30th anniversary of Blessed John Paul II's Papal Mass in Scotland/Caritas Award

Today is the 30th anniversary of Blessed John Paul II’s Papal Mass at Bellahouston Park in Glasgow, Scotland. Where you there? See today’s Scottish Catholic Observer centre spread feature (link below) for Polish community’s reaction.

Tomorrow, 450 Scottish schoolchildren with receive the inaugural Pope Benedict XVI Caritas Award and hear a message from the Holy Father, part of the legacy of the 2010 Papal Visit to Scotland and approved by the Vatican. Two posthumous awards will be presented to the families of Reamonn Gormley a pupil at John Ogilvie High School, Hamilton who died in February 2011, the victim of a violent crime, and Joseph Wilson, a pupil of Taylor High School in Motherwell, who died unexpectedly in December 2011.

We can see why In 1188 Clement III declared ‘the church of Scotland to be the daughter of Rome.’

Read 30th anniversary story at sconews.co.uk/feature/19247/papal%E2%80%88visit-in-1982-was-poles-apart/

Read Caritas Award reports at; sconews.co.uk/news/19297/great-excitement-ahead-of-caritas-award-ceremony/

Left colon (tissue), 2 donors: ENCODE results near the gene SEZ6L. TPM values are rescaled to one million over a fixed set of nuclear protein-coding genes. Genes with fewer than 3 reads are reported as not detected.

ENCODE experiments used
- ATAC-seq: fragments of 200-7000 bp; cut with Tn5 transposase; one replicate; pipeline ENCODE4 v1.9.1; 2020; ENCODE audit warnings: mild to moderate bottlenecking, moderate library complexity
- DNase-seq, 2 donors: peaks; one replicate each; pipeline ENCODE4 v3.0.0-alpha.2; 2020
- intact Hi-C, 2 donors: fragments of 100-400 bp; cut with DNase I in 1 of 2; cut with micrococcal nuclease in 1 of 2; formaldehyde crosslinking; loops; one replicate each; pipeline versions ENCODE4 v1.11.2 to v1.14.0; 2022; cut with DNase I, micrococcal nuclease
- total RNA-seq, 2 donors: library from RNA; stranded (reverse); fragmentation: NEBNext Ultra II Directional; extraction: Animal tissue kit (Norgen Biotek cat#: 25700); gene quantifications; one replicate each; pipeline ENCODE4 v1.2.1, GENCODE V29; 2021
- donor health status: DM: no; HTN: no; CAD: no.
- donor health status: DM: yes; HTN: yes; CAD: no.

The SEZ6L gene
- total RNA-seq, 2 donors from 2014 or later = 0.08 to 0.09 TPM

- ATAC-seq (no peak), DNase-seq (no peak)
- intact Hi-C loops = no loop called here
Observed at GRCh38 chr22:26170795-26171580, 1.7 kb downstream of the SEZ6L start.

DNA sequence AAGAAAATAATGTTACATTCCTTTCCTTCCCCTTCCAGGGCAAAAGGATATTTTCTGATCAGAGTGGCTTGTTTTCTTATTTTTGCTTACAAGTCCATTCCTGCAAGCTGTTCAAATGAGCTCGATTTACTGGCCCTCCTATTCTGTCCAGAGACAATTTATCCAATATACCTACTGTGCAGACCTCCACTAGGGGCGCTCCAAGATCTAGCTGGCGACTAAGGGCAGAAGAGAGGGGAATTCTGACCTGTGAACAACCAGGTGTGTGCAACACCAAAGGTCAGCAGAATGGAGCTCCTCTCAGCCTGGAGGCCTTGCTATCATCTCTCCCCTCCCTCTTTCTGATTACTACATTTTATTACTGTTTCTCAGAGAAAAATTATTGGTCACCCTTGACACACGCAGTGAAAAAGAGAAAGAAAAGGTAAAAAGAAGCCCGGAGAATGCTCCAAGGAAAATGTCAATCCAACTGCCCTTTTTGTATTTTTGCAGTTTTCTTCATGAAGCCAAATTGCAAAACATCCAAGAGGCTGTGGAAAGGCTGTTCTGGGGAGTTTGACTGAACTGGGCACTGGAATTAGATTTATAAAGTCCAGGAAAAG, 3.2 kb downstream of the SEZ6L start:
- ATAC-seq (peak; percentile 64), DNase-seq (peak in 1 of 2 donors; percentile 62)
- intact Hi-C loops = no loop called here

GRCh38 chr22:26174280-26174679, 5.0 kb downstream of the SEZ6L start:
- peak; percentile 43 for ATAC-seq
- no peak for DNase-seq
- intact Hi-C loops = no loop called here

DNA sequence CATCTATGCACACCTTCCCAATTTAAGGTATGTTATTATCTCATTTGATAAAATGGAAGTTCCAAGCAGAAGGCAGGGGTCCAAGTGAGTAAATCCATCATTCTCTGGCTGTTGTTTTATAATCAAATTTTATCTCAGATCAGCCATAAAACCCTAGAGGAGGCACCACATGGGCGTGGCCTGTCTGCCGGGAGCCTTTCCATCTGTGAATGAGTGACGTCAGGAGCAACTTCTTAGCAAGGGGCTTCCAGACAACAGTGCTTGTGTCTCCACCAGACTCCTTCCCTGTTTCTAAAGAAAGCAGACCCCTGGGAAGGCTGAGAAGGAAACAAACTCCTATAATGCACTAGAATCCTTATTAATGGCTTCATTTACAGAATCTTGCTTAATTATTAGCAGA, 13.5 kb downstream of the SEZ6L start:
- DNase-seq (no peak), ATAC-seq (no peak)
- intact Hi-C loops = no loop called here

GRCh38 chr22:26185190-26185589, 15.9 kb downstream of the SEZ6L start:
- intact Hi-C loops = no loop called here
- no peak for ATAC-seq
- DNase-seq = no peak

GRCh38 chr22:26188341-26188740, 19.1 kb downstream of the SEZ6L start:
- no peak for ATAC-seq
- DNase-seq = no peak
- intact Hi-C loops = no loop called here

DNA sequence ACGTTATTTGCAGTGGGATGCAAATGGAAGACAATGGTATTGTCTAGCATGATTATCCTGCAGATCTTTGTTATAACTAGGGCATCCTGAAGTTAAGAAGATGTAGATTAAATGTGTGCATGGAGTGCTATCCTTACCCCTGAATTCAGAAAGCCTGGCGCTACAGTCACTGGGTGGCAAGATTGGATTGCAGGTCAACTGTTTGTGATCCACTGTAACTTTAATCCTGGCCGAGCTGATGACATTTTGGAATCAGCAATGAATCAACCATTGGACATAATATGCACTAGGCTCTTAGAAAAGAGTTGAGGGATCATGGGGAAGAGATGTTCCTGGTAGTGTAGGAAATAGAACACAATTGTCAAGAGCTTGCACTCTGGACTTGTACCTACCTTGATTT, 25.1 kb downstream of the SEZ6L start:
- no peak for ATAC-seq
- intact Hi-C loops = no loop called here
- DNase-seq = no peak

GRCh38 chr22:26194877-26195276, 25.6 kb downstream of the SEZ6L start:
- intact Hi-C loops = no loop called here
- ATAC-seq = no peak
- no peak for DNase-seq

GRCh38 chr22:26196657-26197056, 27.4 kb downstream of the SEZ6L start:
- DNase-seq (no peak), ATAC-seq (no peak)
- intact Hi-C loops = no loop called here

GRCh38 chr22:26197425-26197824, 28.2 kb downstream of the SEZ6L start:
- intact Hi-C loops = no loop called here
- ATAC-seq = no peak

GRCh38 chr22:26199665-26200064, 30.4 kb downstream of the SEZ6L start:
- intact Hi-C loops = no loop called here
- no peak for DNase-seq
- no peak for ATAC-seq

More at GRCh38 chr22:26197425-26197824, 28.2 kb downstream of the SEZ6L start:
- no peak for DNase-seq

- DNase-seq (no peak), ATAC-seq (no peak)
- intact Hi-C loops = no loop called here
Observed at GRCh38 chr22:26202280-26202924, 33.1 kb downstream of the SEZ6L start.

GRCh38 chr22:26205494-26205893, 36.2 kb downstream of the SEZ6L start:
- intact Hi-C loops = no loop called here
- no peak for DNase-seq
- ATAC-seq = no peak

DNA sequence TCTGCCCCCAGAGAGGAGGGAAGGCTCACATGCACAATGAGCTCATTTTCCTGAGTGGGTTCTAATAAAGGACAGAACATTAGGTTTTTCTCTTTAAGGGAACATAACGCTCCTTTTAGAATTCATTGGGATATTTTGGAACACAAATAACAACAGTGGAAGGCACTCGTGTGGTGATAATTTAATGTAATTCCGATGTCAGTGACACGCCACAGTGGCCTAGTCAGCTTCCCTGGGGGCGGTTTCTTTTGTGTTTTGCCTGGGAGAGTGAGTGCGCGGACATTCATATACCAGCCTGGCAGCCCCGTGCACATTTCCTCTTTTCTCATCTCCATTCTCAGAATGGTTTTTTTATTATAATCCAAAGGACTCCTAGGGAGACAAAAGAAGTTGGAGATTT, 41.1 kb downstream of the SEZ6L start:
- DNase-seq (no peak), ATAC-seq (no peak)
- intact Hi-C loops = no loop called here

The inaugral CARITAS awards were a great success.

Up to 3,000 people came to see the school kids get their awards (3,000 was the capacity of the modern auditorium used as the venue and it looked pretty full to me).

I was asked to help out as a Steward at the event (via the Knights of St Columba). It was an honour to go along to witness things and help out.

Cardinal O’Brien, Archbishop Conti and Bishop Devine were all there, as were many Scottish politicians, TV personalities, Business leaders, Academics and Leaders from other religions. So, it was quite a high profile event, but - unsurprisingly - I did not see any coverage in the secular press (how very miserable, eh?).

The large number of kids who chose to take part had really surprised the organisers - that was a good sign and bodes well for the future.

As many muslim, sikh and other non-Catholic kids attend Catholic schools in Scotland, (prefering Catholic morality to the “anything goes” of secularism), many of them were among the pupils being awarded. It was good to see the diversity of Catholic schools and the strength of contemporary inter-religious friendships.

All in, it was a special day and I hope those who got the award felt it suitably rewarding for their efforts - well done to all concerned - and heres hoping the CARITAS awards go from strength to strength.